Food Standards Agency
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NI report reveals the weekly cost of a healthy family diet

A study has revealed some families need to spend up to £153 a week to eat a healthy balanced diet, almost half of their budget if on a low income or social welfare. That’s the cost of a healthy food basket for a family made up of two parents, a teenager and a child in primary school.

The study also revealed the cost of a healthy food basket for different households: a two parent, two children household needs to spend £115.00;  a one parent, two children family needs to spend £99; and for a pensioner living alone the cost of a healthy shop is £57.05.

Sharon Gilmore, Head of Standards and Dietary Health at the Food Standards Agency in NI explained the study confirms that food is regarded as the most flexible component of a household budget.

“The report highlights the stark reality that low income households here need to spend up to 44% of their weekly take home income in order to purchase a minimum acceptable standard of food, while also meeting their nutrition and social needs. 

“Food poverty is complex. It affects those living on low incomes, with limited access to transport and poor cooking skills while many people in the same situation continue to have a healthy diet in spite of these obstacles.

“In trying to make a limited household budget go further by compromising on healthy foods, some households are ending up nutritionally poor.”

The findings are from Northern Ireland’s survey on the Cost of a Healthy Food Basket carried out by safefood, the Food Standards Agency in NI and the Consumer Council for NI. 

The consumer-led research finds out the cost of a healthy food basket for four of the most common household types in Northern Ireland.

It reveals the challenges facing low‑income families to balance the cost of a minimum nutritious diet while meeting other weekly household expenses.

Dr Cliodhna Foley-Nolan, Director, Human Health & Nutrition, safefood said:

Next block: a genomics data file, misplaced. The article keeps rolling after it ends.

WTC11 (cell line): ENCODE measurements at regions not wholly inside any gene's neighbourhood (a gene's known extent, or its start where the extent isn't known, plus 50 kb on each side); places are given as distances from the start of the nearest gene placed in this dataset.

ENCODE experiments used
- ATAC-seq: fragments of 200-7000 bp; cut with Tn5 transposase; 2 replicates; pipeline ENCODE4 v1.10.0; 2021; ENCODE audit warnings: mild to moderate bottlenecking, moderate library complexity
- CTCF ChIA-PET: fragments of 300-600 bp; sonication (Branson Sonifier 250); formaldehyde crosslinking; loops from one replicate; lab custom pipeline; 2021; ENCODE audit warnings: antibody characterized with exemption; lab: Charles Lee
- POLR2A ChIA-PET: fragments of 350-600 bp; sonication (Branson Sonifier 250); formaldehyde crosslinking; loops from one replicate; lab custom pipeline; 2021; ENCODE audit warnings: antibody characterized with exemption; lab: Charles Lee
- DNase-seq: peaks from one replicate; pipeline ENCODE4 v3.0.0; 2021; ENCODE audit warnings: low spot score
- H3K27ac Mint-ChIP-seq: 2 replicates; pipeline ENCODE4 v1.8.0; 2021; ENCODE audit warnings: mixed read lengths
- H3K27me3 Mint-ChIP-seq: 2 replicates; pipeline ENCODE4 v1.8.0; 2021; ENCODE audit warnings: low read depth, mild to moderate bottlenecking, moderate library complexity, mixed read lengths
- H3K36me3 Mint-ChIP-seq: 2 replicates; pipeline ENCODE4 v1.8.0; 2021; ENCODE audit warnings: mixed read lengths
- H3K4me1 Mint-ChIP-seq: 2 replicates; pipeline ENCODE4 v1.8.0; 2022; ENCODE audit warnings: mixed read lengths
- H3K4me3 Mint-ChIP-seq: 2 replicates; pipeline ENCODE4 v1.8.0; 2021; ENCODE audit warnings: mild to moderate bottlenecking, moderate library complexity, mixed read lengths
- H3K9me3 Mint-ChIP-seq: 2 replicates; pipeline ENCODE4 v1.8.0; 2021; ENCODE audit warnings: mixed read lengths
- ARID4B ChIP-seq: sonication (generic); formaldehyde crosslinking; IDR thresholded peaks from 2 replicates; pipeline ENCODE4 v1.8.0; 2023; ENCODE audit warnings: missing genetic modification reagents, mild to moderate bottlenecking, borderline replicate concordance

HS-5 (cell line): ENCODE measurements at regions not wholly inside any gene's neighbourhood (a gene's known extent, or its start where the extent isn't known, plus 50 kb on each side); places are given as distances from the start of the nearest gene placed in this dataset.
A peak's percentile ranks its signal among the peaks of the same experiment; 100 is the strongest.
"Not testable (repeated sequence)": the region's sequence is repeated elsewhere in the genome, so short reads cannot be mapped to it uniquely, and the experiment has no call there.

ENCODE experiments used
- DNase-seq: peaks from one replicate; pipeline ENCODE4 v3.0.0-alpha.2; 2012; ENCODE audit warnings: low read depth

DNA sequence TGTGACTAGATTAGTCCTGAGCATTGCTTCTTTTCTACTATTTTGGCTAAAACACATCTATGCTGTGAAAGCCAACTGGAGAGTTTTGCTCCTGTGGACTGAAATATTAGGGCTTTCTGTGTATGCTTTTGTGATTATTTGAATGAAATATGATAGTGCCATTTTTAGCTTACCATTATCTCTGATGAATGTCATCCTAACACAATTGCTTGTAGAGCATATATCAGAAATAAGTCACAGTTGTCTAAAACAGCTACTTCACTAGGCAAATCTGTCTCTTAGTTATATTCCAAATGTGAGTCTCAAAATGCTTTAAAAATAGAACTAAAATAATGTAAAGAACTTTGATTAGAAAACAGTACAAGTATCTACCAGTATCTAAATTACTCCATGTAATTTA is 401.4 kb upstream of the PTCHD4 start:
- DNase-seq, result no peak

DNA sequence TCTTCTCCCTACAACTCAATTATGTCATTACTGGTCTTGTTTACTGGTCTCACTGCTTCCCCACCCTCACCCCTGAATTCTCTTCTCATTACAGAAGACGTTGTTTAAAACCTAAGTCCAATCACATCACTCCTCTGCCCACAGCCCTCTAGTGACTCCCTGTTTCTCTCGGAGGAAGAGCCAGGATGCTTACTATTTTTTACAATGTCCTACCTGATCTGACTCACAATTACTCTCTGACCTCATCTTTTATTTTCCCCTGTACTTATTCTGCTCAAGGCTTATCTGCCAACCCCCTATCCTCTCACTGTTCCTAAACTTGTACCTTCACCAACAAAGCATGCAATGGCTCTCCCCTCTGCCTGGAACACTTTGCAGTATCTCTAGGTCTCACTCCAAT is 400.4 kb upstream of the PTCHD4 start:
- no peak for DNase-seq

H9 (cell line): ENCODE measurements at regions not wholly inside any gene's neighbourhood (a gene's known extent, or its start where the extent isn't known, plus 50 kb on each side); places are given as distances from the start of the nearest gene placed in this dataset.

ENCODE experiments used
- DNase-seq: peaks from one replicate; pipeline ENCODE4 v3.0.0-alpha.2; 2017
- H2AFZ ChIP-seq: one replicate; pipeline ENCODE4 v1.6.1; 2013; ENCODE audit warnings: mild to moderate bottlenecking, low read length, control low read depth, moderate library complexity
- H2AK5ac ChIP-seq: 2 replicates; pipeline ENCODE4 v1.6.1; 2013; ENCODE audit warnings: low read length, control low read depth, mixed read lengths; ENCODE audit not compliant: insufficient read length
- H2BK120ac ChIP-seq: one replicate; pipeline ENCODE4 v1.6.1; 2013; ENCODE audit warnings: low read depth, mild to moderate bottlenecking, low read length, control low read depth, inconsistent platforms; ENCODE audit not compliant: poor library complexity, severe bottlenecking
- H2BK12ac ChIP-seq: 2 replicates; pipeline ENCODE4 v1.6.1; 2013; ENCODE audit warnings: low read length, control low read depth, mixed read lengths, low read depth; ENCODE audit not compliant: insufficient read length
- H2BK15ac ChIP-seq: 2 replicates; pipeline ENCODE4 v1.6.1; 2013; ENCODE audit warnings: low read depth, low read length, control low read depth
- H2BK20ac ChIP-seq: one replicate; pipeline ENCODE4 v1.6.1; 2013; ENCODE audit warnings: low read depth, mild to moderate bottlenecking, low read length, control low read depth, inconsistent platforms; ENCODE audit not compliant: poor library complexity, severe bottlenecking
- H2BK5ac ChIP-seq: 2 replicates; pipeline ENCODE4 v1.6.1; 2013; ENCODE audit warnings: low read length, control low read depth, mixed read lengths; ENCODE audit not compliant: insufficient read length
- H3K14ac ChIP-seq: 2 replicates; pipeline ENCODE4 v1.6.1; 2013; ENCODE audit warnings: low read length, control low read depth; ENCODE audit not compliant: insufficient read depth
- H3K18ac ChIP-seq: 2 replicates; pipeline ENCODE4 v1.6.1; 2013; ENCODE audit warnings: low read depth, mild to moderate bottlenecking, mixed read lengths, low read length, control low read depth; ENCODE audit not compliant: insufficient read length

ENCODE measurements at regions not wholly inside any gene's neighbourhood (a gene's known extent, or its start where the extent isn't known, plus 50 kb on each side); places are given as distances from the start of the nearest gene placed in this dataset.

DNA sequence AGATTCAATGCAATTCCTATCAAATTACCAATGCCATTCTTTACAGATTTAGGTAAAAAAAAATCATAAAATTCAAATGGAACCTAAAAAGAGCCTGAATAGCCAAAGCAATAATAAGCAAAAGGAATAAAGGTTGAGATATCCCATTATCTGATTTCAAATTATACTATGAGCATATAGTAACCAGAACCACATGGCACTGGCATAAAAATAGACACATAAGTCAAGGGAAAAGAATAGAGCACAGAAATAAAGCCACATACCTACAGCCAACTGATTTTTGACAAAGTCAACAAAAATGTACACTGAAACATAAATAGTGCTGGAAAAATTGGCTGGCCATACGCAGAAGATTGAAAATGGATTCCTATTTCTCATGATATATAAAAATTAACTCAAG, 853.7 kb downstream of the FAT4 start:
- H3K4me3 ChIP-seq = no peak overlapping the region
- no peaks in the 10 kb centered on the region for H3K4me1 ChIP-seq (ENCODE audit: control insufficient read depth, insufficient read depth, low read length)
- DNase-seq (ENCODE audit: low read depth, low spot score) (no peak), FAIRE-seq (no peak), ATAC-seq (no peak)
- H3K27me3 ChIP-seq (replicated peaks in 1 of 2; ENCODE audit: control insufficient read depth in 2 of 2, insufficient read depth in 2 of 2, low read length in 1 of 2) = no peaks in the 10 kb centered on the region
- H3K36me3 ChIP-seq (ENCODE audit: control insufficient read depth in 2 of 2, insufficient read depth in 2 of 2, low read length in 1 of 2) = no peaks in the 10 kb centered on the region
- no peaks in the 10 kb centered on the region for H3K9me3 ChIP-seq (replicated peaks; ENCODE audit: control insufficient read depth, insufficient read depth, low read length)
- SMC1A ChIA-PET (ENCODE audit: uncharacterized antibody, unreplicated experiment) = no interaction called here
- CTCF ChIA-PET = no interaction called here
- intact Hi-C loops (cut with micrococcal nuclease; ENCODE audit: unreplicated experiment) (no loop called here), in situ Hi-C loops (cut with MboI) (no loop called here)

“Families on a low-income tend to eat less well, have poorer health outcomes with higher levels of obesity. In general, cheaper foods and takeaways are simply less nutritious. This presents a real challenge for parents when it comes to food shopping and planning for the week.”

Philippa McKeown-Brown, Head of Consumer Skills at the Consumer Council said:

“This second piece of research is welcome evidence showing the true cost of a basic but healthy food basket in Northern Ireland.  Food prices may have fallen since the first food basket report, however low income consumers continue to struggle to afford a healthy, balanced diet. The Consumer Council will continue to work closely with Food Standards Agency in NI, Safefood and the All - Island Food Poverty Network to help inform the debate and actions needed to tackle food poverty here.”

The findings also show the cost depends on the age and number of people in the household. In particular, the cost of providing food for an adolescent is similar to that for an adult.

The survey asked consumers to select an acceptable food basket in terms of taste and menu choices, while also meeting the social needs of a household, such as hosting visitors or special occasions.

The food baskets were reviewed by nutritionists from Ulster University to make sure they met the nutritional guidelines of The Eatwell Guide and price-checked accordingly. 

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